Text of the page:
The photo at the top of this page is a halo around the Hunter’s Moon on October 29, 2012, as seen by EarthSky Facebook friend Randy Miller in Anderson, Indiana.
The October full moon – the Northern Hemisphere’s Hunter’s Moon – came to pass last night (October 18/19). In a bit of misfortune for meteor-watching enthusiasts, the full Hunter’s Moon happens only a few days before the expected peak date for the Orionid meteor shower.
Although the Orionids will be bombarding the nighttime from midnight till dawn for the next few nights, the light from the bright waning gibbous moon is sure to wash out all but the brightest Orionid meteors. The most meteors are expected to fall in the wee hours before dawn on Monday, October 21. On a dark, moonless night, the Orionids can produce up to 25 meteors per hour, but only a fraction of this number can be seen in the bright moonlight in 2013. But if you’re game, give it a go anyway, as seeing even one meteor can be quite a thrill.
The moon will look plenty full tonight, as it lights up the nighttime again tonight from dusk till dawn. In fact, the moon will appear big and bright all through the peak nights of the Orionid shower. What’s more, the moon will be out from early evening from sunrise, to put a real damper on this year’s Orionid meteor shower. The waning moon following the full Hunter’s Moon rises sooner than usual in the evening, and moreover, shines higher than usual in the western sky during the predawn hours. The Hunter’s Moon double-whammy makes 2013 a tough year for the Orionid meteor shower. But even if you don’t catch many Orionids, chances are that you’ll see the constellation Orion – the radiant of the Orionid meteor shower – on this moonlit night. Orion rises in the east at late evening, fairly close to midnight.
The radiant point for the Orionids is in the northern part of Orion, near Orion’s club. Many see the Hunter as a large rectangle. You’ll surely notice its distinctive row of three medium-bright stars in the middle: those stars represent Orion’s Belt. The brightest star in the sky, Sirius, is to the southwest of Orion on the sky’s dome, and the Belt stars always point to Sirius. This constellation is up in the southeast in the hours after midnight and it’s high in the south before dawn. We will have much more to say about Orion in the months to come, because it’s one of winter’s most prominent constellations.
Do you need to know Orion to see the meteors? Nah. The meteors appear in all parts of the sky. But if you trace the paths of the meteors backwards, you’ll see they all seem to come from single point within Orion. The radiant point for the Orionids is above and outside Orion’s rectangle. But – again – you don’t need to identify exactly where the radiant is to enjoy the meteors, or Orion! Just go to a dark sky and look up.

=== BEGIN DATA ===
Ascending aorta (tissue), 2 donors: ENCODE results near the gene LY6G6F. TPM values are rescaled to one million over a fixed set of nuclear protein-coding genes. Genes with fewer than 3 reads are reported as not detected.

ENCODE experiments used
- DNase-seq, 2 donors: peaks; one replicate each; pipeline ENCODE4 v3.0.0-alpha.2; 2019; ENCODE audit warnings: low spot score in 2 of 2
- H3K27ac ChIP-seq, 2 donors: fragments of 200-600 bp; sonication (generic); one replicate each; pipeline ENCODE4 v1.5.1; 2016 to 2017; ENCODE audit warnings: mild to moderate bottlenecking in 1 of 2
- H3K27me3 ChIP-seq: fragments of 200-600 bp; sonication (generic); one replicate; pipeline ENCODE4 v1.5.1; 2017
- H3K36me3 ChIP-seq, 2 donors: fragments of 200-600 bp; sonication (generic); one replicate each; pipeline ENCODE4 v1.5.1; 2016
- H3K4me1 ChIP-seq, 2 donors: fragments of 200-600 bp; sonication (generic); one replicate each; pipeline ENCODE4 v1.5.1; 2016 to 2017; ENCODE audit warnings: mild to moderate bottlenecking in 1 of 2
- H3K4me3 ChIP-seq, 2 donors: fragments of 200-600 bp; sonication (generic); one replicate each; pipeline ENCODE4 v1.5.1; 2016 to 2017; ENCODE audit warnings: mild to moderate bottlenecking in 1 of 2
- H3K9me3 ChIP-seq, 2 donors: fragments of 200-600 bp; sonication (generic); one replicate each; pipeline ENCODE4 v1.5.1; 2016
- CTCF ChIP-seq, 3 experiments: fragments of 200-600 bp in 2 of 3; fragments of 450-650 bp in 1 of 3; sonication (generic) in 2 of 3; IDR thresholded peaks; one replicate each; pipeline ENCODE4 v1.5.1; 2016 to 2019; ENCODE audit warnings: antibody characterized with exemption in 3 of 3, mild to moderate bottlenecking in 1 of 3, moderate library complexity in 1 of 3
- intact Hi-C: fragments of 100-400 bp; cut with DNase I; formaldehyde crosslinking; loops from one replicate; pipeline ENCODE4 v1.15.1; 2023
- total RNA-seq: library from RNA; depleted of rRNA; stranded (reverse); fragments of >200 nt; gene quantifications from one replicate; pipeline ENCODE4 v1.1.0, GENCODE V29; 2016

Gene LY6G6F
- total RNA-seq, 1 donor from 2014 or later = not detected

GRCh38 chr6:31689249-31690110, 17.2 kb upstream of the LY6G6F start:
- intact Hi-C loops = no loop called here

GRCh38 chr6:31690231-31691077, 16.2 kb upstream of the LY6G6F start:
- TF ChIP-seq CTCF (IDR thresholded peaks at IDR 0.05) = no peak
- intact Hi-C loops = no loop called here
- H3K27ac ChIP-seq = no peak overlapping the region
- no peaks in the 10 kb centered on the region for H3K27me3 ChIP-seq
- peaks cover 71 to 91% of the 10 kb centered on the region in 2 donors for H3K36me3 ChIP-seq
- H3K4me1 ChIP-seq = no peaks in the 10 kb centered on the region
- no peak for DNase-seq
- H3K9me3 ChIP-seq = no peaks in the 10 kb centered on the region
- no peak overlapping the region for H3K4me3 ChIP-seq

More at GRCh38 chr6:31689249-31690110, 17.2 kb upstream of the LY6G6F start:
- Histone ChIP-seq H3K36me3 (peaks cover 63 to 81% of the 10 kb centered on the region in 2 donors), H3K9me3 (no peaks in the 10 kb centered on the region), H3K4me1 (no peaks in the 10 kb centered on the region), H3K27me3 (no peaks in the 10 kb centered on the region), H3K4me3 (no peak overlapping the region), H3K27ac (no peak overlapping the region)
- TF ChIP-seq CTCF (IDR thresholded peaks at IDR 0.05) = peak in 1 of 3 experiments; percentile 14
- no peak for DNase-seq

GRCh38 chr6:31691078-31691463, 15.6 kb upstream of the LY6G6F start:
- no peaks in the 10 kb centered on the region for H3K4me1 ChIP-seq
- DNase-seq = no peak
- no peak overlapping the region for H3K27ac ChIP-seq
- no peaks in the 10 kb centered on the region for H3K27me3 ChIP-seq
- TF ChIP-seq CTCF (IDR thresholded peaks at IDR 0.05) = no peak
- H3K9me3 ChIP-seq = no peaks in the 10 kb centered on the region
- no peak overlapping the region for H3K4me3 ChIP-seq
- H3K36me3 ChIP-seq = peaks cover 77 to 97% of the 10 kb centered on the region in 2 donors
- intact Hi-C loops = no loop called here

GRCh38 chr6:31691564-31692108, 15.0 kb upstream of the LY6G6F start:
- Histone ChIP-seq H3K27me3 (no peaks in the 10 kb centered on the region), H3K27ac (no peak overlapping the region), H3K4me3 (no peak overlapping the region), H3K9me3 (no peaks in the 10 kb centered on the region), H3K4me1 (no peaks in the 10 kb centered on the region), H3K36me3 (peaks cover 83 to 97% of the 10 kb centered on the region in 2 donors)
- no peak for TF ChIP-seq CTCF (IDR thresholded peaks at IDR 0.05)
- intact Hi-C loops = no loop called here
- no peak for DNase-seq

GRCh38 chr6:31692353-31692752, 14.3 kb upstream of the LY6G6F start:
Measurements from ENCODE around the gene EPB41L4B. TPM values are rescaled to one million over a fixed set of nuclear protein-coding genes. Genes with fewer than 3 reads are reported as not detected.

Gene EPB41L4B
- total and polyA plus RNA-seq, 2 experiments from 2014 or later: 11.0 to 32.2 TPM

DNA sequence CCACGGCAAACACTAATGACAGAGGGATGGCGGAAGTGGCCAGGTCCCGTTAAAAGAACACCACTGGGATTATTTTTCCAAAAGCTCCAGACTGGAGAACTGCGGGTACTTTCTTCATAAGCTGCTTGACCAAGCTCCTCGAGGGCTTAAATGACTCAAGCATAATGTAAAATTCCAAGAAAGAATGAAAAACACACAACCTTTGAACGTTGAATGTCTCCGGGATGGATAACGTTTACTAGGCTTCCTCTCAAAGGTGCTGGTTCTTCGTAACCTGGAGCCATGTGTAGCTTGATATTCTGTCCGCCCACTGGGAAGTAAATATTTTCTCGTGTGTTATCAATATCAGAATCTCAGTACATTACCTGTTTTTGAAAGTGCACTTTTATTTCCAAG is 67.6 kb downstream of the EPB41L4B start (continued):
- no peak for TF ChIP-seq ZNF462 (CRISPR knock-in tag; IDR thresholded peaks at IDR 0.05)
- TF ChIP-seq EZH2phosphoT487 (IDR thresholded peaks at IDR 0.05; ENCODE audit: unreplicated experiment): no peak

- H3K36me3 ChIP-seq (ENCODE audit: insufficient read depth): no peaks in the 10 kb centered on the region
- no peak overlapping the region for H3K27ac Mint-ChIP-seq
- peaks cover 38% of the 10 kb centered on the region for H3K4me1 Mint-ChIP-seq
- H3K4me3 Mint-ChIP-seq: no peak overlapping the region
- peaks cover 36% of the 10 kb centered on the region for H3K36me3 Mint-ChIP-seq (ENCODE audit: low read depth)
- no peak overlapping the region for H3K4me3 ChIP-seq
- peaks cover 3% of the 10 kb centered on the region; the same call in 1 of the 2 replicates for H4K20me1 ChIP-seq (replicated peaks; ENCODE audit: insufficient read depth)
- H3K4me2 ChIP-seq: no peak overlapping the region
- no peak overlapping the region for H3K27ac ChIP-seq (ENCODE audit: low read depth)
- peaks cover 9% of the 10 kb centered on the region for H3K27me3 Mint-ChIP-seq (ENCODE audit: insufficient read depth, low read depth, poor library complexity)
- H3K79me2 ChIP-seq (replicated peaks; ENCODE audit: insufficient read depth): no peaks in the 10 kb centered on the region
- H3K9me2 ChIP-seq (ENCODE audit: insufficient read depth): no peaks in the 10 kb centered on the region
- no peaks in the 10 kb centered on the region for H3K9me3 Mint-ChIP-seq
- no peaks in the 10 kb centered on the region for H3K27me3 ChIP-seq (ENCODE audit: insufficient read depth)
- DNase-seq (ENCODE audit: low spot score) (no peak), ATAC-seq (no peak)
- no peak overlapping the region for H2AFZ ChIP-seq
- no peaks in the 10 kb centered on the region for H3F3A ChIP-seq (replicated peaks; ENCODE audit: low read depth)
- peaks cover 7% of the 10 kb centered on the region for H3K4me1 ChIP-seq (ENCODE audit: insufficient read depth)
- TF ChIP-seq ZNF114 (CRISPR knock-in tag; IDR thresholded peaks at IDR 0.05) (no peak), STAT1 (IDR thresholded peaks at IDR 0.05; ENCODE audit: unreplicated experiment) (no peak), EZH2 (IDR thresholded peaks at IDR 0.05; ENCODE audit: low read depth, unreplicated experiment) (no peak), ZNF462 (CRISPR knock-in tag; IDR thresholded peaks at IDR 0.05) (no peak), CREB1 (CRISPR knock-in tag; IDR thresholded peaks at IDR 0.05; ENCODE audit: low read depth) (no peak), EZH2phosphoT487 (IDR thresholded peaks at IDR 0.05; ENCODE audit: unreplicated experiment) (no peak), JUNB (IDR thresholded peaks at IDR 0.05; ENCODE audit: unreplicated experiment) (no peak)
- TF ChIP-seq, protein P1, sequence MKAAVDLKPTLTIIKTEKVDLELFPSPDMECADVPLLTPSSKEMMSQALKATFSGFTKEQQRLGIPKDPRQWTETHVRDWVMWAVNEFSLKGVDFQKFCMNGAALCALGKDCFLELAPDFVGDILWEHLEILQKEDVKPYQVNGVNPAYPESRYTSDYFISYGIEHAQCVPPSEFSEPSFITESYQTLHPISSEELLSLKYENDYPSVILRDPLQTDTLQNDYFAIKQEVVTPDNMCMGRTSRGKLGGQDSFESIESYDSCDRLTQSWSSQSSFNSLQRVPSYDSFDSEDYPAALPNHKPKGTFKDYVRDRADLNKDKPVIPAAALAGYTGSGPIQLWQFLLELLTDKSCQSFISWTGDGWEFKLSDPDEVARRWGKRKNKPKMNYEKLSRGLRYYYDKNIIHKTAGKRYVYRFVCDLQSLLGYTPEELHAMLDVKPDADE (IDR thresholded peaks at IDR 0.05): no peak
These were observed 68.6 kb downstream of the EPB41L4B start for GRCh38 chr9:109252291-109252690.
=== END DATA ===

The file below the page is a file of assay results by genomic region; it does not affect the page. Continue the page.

When should you watch for Orionid meteors in 2013? The best time for viewing for these fast-streaking Orionid meteors will be between midnight (1 a.m. daylight time) and dawn on the mornings of October 20, 21 and 22, 2013. That time holds true no matter what time zone you’re in. If you’re in Asia, you might want to lean a bit toward the morning of October 22.
What planets are visible at late night? The planet Jupiter rises in the east at late evening, and the planet Mars rises in the east in the wee hours after midnight. Dazzling Jupiter beams to the northeast of Orion in October 2013, near the constellation Gemini’s two brightest stars, Castor and Pollux. The planet Mars shines close to Regulus, the brightest star in the constellation Leo the Lion.
Where do the Orionid meteors come from? Earth crosses the orbit of the famous Comet Halley every year in October. The meteors are debris from this comet that enter Earth’s atmosphere and vaporize as they fall.
How many meteors can you expect to see? The number will vary greatly depending on when and where you watch. Meteor showers are not entirely predictable. That’s the fun of them! At most – on a moon-free night – you might see about 25 meteors per hour, or one meteor every few minutes. Although no moon-free night greets the 2013 Orionid meteor shower, watching even one bright meteor can make for a memorable night. Have fun.
Bottom line: The 2013 Orionid meteor shower is expected to peak on Monday, October 21, in the hours between midnight and dawn. However, the light of the bright waning gibbous moon will wash out all but the brightest Orionid meteors.